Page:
For the first time, a five years project has been commenced between Myanmar-Finland to palliate deforestation and bolster the conservation program around the globe.
This UN mission also includes proper supervision and documentation of all the forests in South Asia. Massive funding of 8 million euros ($9 million), to look after all types of forests in an exercise aimed at helping the country to deteriorate emissions that fuel climate change and revamp the warming impacts.
“There are lots of people who have zero ideas about the country Myanmar,” apprised Julian Fox, team leader for national forest monitoring at the United Nations’ Food and Agriculture Organization (FAO) in Rome.
he further added, “There are expansive areas of forests that have never been studied properly. So, this initiative will help to develop global guidelines for tracing and defending forests in conflict zones.
About 70 percent of Myanmar’s population lives on the bucolic side of the country. They approximately depend on 72 million acres of greenwood to survive for their fundamental necessities.
One of the alarming facts, according to the FAO is after Brazil and Indonesia Myanmar is the country with the third-highest deforestation rate in the earth. This due to urbanization and agricultural incentives.“For precise information on forests, you have to understand ample things underneath the canopy – the shrub species, soil, even the social-political context,” he told over the phone.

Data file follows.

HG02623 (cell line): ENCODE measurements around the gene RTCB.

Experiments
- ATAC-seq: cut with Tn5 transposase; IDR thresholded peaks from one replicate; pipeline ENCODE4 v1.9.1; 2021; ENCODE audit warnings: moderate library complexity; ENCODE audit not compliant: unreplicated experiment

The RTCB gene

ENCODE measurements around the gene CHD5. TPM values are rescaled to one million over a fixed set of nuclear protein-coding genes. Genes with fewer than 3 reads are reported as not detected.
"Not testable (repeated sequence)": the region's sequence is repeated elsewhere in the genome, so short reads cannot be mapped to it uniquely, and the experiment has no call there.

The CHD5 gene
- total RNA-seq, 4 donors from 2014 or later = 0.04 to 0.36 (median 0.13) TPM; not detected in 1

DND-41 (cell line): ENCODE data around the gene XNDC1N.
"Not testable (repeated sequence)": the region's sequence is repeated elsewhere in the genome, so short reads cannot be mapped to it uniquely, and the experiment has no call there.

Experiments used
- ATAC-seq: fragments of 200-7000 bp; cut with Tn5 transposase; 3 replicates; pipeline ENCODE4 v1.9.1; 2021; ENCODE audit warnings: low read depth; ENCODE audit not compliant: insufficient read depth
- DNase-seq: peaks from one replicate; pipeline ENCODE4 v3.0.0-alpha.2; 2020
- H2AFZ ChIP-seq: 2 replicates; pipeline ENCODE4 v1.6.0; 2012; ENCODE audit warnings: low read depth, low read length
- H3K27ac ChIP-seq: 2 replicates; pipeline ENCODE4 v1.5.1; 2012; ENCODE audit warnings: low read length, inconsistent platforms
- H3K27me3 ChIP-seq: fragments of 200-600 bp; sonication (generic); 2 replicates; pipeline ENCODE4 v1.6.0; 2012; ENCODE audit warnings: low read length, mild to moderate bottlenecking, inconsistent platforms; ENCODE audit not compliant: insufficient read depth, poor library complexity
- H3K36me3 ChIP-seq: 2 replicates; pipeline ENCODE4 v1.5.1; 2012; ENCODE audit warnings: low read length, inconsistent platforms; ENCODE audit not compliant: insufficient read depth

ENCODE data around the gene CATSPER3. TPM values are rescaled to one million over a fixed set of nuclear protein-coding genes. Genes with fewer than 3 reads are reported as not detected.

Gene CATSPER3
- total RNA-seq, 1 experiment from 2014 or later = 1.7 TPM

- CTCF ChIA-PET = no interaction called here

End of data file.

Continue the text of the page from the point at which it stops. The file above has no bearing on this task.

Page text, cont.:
It includes Rakhine, a state from which more than 730,000 Rohingya fled to neighboring Bangladesh after a military’s brutal oppression, also known as ethnic cleansing, in 2017 that the United Nations claims to be genocidal. Although, Myanmar has always repudiated.
Myanmar is enriched with more than 100 various ethnic groups, each with its own history, traditions, and language.
If this course of action is successful, then these techniques will be implemented in other forests and rustic places as well.
“It is vital that fragile dispute and human rights remain in the core of the forest monitoring work in order to ensure that it benefits all people, including ethnic minorities,” Finland’s ambassador to Myanmar, Riikka Laatu, said in a statement.
All the research on Myanmar’s forests will be made public, allowing both the government and different ethnic groups to better manage and preserve the forests.
“now, it’s an urgency to updated data about the state of all the forests in Myanmar”, said Nyi Nyi Kyaw, director-general of the forest department in Myanmar’s Ministry of Natural Resources and Environmental Conservation.